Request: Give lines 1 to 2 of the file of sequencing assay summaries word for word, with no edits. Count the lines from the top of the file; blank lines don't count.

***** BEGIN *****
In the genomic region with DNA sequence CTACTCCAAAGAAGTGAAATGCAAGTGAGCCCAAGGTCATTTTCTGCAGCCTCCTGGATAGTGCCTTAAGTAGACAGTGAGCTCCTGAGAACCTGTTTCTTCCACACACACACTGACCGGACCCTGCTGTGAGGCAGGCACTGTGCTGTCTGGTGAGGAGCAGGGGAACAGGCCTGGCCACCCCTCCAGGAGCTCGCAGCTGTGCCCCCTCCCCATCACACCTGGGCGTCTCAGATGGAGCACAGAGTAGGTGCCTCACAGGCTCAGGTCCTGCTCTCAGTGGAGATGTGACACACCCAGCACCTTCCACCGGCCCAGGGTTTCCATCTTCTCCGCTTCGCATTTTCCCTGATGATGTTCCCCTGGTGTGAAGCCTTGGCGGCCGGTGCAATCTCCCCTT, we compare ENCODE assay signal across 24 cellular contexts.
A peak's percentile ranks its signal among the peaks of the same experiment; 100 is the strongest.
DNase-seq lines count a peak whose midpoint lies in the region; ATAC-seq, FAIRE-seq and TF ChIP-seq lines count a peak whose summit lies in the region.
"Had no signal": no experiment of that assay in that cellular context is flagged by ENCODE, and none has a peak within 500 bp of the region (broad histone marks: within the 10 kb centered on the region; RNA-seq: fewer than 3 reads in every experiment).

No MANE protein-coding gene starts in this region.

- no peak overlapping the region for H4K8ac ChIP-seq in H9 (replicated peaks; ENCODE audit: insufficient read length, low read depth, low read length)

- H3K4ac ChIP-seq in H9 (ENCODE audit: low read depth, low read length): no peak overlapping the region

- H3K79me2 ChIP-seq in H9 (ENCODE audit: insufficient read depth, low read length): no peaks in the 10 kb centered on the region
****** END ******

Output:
In the genomic region with DNA sequence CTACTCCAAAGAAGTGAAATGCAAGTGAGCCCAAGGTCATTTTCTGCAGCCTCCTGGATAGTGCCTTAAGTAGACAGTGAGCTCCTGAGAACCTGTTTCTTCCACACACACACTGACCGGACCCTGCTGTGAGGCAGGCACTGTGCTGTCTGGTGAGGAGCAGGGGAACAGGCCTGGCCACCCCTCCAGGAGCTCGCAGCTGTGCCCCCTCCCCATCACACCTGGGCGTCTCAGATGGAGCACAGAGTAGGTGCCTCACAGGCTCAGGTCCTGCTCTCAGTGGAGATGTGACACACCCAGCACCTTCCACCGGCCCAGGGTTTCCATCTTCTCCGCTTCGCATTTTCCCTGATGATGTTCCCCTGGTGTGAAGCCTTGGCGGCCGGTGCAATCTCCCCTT, we compare ENCODE assay signal across 24 cellular contexts.
A peak's percentile ranks its signal among the peaks of the same experiment; 100 is the strongest.